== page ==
The method of the present invention solves the aforementioned objectives by measuring current and voltage values of the primary-circuit by a measuring and control unit, and automatically determining states of the secondary-circuit from the values measured on the primary side.
In general, actual values, for example the primary voltage, are measured in the primary circuit. However, measuring setpoint values, actual values and combinations of actual and setpoint values, or other combinations may also be effective.
In an advantageous refinement of the control process, the actual current and voltage values of the secondary-side are calculated based on the actual current and voltage values of the primary-side. Using these values, the electrostatic filter is tested for filter breakdown and filter short circuit.
The electrostatic filter can be operated with direct current, with current pulses, or with a combination of both. When the electrostatic filters are operated with current pulses, several small measuring pulses are applied in the intervals between adjacent pulses. This permits meaningful values in primary circuit in the interpulse periods to be measured as well.
In another advantageous refinement of the present invention, a characteristic filter curve is recorded. This characteristic filter curve is then evaluated and, based on the evaluation, new setpoint values are determined, for example, for the intermediate-circuit current. The new setpoint values are calculated in an automation unit which is a device of higher order than the measuring and control unit.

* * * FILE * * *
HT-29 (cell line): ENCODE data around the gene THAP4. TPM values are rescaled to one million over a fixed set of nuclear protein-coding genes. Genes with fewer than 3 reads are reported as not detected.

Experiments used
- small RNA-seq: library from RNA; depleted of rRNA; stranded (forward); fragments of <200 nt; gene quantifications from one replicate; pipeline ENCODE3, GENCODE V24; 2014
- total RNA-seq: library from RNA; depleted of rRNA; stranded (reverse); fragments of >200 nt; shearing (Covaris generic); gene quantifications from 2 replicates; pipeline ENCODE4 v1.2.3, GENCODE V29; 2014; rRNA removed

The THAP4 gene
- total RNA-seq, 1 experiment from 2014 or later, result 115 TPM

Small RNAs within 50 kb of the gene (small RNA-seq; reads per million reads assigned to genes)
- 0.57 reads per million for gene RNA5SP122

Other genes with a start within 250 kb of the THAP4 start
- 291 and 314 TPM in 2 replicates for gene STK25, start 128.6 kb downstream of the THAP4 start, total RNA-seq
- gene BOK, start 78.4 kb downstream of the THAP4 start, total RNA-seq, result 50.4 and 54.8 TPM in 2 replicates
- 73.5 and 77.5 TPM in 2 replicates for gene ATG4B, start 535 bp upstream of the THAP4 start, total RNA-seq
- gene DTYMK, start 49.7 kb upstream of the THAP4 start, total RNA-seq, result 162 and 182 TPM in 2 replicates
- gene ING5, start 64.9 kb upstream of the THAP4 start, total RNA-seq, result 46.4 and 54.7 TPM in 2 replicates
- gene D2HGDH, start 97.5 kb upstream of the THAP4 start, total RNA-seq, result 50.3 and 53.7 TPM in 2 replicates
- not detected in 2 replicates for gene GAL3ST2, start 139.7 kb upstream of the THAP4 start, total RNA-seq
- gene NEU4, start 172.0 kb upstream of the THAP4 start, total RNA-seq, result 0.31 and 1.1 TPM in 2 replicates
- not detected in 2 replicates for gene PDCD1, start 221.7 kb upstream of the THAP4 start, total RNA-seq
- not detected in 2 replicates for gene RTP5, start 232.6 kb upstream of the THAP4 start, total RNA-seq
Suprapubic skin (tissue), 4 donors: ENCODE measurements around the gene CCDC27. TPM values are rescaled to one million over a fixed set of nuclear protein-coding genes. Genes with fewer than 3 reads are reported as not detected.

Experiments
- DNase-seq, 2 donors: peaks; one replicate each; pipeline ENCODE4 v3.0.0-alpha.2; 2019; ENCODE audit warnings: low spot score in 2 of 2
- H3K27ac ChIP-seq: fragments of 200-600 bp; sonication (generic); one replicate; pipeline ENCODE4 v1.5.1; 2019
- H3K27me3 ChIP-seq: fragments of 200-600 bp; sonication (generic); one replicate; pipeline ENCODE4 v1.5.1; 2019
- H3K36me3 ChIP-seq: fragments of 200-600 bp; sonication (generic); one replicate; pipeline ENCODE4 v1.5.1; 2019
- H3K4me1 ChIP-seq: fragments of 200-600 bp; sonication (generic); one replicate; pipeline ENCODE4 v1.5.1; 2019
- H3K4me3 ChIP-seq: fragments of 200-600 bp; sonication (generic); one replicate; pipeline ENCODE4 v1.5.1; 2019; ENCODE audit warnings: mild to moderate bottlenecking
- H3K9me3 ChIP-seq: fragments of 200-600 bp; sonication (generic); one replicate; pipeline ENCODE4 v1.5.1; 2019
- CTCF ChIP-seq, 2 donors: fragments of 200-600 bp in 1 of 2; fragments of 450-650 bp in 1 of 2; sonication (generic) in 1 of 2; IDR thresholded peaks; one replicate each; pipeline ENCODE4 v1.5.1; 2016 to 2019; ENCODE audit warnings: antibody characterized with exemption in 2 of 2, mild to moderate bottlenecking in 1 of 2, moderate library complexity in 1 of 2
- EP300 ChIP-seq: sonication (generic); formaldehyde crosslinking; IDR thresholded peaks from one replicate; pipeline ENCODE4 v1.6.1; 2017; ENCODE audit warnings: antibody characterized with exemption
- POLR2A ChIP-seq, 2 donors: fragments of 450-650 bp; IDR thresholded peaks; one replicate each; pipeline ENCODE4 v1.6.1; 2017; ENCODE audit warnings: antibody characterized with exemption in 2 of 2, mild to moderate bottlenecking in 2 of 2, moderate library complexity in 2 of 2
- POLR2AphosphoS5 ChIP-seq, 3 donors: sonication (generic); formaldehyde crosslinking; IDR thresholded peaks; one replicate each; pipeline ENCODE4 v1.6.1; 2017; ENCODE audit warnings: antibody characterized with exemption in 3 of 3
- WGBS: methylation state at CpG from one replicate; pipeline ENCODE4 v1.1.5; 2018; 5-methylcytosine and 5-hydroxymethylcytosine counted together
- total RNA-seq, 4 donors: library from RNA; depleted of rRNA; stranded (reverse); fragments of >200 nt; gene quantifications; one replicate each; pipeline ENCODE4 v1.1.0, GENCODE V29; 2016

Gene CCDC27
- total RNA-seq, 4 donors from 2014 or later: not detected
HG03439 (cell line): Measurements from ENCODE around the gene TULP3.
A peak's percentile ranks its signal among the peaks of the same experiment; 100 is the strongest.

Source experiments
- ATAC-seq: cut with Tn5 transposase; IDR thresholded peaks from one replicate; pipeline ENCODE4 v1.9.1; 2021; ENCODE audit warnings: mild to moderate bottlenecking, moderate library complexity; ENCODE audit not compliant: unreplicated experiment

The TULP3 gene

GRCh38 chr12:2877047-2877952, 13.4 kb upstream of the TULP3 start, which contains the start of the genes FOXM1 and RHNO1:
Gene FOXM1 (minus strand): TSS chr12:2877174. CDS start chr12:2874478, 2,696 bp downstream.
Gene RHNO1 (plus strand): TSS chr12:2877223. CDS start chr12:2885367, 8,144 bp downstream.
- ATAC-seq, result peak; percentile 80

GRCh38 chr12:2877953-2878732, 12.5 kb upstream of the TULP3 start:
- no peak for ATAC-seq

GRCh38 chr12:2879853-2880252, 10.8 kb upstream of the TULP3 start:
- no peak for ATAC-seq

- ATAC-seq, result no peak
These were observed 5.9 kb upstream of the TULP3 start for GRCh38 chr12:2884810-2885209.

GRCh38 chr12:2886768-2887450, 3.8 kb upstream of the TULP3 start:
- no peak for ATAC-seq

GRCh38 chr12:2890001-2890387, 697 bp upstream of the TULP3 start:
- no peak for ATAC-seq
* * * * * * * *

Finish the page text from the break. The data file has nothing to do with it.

The FIG schematically depicts a device for implementing the closed-loop control process and the reference control process for setpoint selection according to the present invention.
An indirect converter (e.g., a three-phase to one-phase converter) 2 equipped with a measuring and control unit 1 supplies a voltage and current to a primary side of a high-voltage transformer 3. A secondary side of the high-voltage transformer 3 provides a voltage which is fed, via a rectifier 4, to an electrostatic filter 5. The measuring and control unit 1 is connected to a high order automation unit 6. The high order automation unit 6 can be a programmable controller (Siemens S5) or a personal computer, for example. The measuring and control unit 1 measures or continuously determines (e.g., each millisecond) in the primary circuit, intermediate-circuit current and primary voltage and, from these variables, determines filter current and filter voltage.
When the filter voltage from one measurement or calculation to the next drops from a value above a specified, variable minimum value, for example 5 kV, to a value less than a specified, variable percentage (for example 25%) of the variable minimum value (i.e., 1.25 kV) filter breakdown is detected. When the filter voltage then rises above this percentage within a specified, variable breakdown period of between 0 and 200 ms (for example 100 ms) a count for self-extinguishing breakdowns in the measuring and control unit 1 is incremented. Otherwise, a count for non-self-extinguishing breakdowns is incremented and a de-ionizing reaction is introduced. The filter 5 is subsequently re-charged.